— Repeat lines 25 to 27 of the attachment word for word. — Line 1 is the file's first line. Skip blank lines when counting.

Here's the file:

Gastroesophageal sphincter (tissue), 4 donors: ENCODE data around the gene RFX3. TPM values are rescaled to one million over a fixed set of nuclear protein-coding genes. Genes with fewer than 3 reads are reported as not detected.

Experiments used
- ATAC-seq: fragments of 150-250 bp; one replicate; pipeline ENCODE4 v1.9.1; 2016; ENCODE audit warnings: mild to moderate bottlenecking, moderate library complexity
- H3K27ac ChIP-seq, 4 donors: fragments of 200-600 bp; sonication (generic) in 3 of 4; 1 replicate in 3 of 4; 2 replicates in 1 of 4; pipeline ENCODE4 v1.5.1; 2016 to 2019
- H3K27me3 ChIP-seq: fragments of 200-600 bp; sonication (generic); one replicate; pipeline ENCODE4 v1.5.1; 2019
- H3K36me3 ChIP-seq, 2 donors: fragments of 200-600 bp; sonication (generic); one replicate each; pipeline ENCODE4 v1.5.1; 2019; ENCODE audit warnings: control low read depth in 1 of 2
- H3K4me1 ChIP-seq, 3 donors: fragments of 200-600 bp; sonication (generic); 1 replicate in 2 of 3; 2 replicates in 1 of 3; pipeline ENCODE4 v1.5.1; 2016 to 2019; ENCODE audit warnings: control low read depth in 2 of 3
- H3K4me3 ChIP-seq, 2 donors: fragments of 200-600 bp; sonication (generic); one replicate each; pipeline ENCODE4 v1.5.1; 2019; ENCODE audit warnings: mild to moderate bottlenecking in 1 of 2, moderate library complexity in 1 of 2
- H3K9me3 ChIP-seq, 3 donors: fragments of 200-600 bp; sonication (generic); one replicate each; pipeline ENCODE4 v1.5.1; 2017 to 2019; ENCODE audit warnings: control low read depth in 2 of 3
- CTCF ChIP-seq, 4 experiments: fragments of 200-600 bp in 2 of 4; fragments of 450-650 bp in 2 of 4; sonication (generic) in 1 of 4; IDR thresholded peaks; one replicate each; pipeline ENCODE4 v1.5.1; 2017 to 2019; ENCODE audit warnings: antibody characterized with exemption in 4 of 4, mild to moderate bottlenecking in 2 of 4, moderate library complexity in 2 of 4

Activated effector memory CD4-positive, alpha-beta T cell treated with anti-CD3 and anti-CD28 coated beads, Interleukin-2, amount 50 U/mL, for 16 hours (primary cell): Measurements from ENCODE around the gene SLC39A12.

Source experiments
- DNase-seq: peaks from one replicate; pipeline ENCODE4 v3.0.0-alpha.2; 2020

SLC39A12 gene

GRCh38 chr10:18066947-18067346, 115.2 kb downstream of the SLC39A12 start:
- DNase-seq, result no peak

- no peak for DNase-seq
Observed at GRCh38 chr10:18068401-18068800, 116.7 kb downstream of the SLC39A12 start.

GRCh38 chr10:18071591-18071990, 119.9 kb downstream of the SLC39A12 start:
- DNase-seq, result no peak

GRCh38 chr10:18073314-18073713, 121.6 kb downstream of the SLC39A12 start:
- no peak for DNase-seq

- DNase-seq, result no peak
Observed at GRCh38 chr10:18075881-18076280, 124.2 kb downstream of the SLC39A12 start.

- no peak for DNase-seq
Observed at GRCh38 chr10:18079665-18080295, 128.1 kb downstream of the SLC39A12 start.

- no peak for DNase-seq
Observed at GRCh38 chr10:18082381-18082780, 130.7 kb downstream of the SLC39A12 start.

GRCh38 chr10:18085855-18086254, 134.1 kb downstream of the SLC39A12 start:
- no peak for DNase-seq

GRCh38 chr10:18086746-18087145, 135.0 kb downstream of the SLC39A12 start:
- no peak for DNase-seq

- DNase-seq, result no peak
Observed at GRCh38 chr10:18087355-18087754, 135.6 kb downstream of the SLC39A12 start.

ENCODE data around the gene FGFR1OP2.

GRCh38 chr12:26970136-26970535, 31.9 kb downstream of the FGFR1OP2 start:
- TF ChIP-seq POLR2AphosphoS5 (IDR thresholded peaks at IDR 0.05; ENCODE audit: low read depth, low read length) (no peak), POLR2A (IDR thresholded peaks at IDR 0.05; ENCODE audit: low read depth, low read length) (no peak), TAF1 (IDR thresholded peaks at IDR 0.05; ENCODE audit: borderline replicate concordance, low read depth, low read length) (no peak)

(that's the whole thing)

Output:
- no peak for DNase-seq
Observed at GRCh38 chr10:18079665-18080295, 128.1 kb downstream of the SLC39A12 start.

- no peak for DNase-seq